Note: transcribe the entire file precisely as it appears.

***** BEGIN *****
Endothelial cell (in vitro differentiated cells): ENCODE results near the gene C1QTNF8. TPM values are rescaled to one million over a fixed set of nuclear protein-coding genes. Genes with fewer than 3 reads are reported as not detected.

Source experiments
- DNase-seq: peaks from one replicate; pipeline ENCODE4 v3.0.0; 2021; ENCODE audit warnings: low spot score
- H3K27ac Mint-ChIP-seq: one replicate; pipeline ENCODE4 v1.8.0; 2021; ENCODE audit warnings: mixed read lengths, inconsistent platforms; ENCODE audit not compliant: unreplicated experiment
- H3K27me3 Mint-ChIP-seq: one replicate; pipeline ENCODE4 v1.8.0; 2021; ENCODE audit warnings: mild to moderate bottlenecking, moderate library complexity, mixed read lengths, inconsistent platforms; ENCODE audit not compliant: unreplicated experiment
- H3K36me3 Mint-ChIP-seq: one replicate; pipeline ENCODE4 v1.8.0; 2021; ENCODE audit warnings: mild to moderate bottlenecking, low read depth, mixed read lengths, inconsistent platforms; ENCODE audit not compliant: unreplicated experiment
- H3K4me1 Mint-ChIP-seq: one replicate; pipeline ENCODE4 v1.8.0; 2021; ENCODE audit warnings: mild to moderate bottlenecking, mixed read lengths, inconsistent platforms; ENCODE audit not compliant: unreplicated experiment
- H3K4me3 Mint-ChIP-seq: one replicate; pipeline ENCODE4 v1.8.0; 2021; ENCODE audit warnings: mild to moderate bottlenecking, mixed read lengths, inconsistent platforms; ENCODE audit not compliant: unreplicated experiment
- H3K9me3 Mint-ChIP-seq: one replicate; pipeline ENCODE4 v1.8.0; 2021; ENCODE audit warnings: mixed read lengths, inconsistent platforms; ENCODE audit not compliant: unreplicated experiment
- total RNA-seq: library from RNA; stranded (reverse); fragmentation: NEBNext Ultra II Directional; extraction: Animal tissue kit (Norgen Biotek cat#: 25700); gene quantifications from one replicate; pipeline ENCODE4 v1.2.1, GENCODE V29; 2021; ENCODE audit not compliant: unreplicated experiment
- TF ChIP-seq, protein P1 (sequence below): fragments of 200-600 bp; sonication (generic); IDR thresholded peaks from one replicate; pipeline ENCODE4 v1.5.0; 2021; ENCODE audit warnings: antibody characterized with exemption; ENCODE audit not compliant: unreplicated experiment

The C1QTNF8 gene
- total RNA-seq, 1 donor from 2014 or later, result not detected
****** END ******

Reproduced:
Endothelial cell (in vitro differentiated cells): ENCODE results near the gene C1QTNF8. TPM values are rescaled to one million over a fixed set of nuclear protein-coding genes. Genes with fewer than 3 reads are reported as not detected.

Source experiments
- DNase-seq: peaks from one replicate; pipeline ENCODE4 v3.0.0; 2021; ENCODE audit warnings: low spot score
- H3K27ac Mint-ChIP-seq: one replicate; pipeline ENCODE4 v1.8.0; 2021; ENCODE audit warnings: mixed read lengths, inconsistent platforms; ENCODE audit not compliant: unreplicated experiment
- H3K27me3 Mint-ChIP-seq: one replicate; pipeline ENCODE4 v1.8.0; 2021; ENCODE audit warnings: mild to moderate bottlenecking, moderate library complexity, mixed read lengths, inconsistent platforms; ENCODE audit not compliant: unreplicated experiment
- H3K36me3 Mint-ChIP-seq: one replicate; pipeline ENCODE4 v1.8.0; 2021; ENCODE audit warnings: mild to moderate bottlenecking, low read depth, mixed read lengths, inconsistent platforms; ENCODE audit not compliant: unreplicated experiment
- H3K4me1 Mint-ChIP-seq: one replicate; pipeline ENCODE4 v1.8.0; 2021; ENCODE audit warnings: mild to moderate bottlenecking, mixed read lengths, inconsistent platforms; ENCODE audit not compliant: unreplicated experiment
- H3K4me3 Mint-ChIP-seq: one replicate; pipeline ENCODE4 v1.8.0; 2021; ENCODE audit warnings: mild to moderate bottlenecking, mixed read lengths, inconsistent platforms; ENCODE audit not compliant: unreplicated experiment
- H3K9me3 Mint-ChIP-seq: one replicate; pipeline ENCODE4 v1.8.0; 2021; ENCODE audit warnings: mixed read lengths, inconsistent platforms; ENCODE audit not compliant: unreplicated experiment
- total RNA-seq: library from RNA; stranded (reverse); fragmentation: NEBNext Ultra II Directional; extraction: Animal tissue kit (Norgen Biotek cat#: 25700); gene quantifications from one replicate; pipeline ENCODE4 v1.2.1, GENCODE V29; 2021; ENCODE audit not compliant: unreplicated experiment
- TF ChIP-seq, protein P1 (sequence below): fragments of 200-600 bp; sonication (generic); IDR thresholded peaks from one replicate; pipeline ENCODE4 v1.5.0; 2021; ENCODE audit warnings: antibody characterized with exemption; ENCODE audit not compliant: unreplicated experiment

The C1QTNF8 gene
- total RNA-seq, 1 donor from 2014 or later, result not detected